Today the first edition of Whale Fall & Black Sage went to the printer.
A special, numbered and signed edition of 50 was printed for the Whale Fall poetry and dance performance on December 15th, but some blurbs were missing and there were other small edits. So today is the day that it finally feels finished, complete.
It feels good.
I’m happier with this book than I have been with any other, except maybe the very first, Here Along Cazenovia Creek. And Cazenovia Creek wrote itself, pouring out from my delight at living in that old farm house along the creek.
Like Cazenovia Creek, this book speaks of the natural world – but with a difference. In Whale Fall & Black Sage, the natural world is fully conscious and intentional. There is no separation between mind and matter, between the transcendent and the immanent.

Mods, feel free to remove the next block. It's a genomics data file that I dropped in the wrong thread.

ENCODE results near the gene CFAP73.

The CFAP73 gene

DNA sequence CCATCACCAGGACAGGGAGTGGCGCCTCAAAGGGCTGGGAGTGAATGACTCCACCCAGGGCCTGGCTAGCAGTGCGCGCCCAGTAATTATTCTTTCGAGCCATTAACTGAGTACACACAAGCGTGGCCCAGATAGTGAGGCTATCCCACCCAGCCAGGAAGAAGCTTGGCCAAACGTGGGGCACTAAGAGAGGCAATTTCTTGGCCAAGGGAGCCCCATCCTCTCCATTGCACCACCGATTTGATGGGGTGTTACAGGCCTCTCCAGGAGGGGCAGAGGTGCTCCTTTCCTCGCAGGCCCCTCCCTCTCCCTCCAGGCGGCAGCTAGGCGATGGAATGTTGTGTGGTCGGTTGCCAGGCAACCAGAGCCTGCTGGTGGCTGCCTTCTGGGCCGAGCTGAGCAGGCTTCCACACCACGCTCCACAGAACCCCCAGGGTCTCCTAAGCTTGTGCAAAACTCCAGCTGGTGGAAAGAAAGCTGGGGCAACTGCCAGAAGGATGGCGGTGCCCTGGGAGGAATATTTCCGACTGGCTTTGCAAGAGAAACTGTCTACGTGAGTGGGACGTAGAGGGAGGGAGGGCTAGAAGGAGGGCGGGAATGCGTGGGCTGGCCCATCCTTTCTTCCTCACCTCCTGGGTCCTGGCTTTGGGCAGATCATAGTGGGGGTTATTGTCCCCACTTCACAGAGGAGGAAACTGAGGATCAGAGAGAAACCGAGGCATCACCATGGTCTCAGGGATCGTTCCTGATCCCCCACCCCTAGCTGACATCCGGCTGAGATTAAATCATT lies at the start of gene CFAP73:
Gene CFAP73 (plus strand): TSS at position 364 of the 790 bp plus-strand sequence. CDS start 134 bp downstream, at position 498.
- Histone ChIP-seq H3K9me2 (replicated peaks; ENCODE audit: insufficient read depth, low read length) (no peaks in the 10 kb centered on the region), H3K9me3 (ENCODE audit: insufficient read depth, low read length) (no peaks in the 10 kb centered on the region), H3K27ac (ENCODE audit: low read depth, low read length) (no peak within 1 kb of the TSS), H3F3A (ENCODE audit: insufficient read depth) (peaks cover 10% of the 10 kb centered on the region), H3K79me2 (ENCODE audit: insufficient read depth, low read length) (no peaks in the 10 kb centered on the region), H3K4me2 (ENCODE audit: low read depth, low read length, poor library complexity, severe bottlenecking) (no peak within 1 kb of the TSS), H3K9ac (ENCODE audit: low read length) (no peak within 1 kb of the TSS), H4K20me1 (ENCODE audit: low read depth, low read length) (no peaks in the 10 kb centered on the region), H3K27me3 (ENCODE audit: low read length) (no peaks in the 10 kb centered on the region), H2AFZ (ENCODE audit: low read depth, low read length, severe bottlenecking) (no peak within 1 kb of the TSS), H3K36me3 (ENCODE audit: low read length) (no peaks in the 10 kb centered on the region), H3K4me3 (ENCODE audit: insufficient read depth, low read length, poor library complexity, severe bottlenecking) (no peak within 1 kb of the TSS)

For these are “poems of the journey” and the journey is begun at the command of “three strange angels” who say: “Go down. Now you must love that too.” The work of the journey is to become fully in love with the world.
The book ends with a crow – perhaps the same crow who has accompanied us on the journey – offering the gift of joy in things as they are:
“And we nod to right and left
over our gleaming shoulders—
two fine crows parading—
taken with ourselves
and giving pleasure
singing the song of being alive and fine to see.”